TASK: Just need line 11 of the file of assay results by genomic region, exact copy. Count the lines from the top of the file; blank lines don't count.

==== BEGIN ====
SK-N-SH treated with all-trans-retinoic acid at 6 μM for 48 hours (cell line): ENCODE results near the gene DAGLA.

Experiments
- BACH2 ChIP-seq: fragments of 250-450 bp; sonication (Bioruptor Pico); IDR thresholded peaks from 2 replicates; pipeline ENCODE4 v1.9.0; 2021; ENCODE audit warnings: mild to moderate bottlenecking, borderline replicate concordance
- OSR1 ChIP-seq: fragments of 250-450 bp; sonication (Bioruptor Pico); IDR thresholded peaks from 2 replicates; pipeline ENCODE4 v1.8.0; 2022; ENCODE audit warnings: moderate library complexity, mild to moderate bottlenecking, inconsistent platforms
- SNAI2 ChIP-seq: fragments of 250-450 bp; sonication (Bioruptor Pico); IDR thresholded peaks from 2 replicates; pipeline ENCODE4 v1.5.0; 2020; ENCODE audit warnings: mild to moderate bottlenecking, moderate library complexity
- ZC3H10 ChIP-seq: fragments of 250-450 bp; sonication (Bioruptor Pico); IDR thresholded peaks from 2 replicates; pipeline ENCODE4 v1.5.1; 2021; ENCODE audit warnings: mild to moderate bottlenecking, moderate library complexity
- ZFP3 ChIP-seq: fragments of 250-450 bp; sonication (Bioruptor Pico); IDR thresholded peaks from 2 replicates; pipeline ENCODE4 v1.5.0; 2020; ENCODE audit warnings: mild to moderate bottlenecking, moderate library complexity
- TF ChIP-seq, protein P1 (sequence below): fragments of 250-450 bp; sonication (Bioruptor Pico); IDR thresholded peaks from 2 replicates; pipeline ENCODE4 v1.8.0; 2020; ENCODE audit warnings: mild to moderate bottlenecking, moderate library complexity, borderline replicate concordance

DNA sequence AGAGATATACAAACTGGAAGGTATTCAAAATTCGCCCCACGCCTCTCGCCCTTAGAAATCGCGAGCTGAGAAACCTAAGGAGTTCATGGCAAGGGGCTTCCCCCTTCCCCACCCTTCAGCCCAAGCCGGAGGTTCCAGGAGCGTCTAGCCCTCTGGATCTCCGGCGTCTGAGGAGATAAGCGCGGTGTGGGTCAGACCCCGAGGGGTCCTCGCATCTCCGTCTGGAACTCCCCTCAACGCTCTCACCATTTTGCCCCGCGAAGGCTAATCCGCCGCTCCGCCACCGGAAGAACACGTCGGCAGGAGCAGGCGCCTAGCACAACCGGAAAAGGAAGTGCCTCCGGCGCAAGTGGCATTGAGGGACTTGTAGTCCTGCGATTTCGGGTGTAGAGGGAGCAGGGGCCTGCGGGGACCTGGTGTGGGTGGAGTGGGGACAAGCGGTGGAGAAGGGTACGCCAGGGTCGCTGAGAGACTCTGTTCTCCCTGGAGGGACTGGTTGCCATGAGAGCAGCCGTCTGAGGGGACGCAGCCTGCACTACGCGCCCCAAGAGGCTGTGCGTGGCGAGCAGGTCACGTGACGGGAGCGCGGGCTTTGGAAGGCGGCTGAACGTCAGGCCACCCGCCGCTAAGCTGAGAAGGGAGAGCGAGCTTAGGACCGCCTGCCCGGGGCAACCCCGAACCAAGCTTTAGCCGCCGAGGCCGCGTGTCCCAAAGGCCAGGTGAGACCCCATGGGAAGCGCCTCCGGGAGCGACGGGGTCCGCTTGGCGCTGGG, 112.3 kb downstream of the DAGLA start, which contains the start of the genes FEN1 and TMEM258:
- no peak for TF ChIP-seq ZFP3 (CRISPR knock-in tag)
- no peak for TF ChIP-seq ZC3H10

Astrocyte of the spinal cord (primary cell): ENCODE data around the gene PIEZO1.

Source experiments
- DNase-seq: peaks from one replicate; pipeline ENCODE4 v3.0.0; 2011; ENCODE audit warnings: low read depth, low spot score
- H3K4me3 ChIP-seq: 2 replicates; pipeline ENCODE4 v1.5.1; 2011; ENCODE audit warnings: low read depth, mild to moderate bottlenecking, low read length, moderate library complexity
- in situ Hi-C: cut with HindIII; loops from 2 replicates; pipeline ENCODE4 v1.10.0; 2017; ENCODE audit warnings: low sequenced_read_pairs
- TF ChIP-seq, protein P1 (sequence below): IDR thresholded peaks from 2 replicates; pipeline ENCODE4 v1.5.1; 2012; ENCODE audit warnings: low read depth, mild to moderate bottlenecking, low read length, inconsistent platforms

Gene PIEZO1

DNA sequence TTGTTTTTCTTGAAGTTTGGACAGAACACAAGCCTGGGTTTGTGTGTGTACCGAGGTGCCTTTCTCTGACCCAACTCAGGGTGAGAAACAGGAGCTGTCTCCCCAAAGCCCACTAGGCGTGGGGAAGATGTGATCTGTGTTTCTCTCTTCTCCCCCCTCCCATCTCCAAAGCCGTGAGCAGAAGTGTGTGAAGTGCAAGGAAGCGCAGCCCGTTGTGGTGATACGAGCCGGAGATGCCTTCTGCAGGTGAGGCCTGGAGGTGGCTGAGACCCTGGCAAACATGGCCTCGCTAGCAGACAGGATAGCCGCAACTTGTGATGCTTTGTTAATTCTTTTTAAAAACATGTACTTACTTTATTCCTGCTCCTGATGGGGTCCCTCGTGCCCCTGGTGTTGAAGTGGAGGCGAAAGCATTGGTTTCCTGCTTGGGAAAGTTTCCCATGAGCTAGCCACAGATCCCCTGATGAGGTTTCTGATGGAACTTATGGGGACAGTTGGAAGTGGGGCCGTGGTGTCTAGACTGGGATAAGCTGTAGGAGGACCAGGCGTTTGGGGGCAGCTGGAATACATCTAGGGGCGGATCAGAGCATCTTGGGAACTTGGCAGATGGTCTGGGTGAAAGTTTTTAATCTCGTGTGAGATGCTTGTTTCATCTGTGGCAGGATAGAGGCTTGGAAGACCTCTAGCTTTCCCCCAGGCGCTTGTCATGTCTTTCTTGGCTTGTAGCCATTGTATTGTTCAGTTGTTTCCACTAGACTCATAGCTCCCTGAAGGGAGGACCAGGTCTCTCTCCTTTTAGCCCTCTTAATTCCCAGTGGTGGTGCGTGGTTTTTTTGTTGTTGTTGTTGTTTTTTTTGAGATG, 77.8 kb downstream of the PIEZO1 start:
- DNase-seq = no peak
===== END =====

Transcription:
- no peak for TF ChIP-seq ZC3H10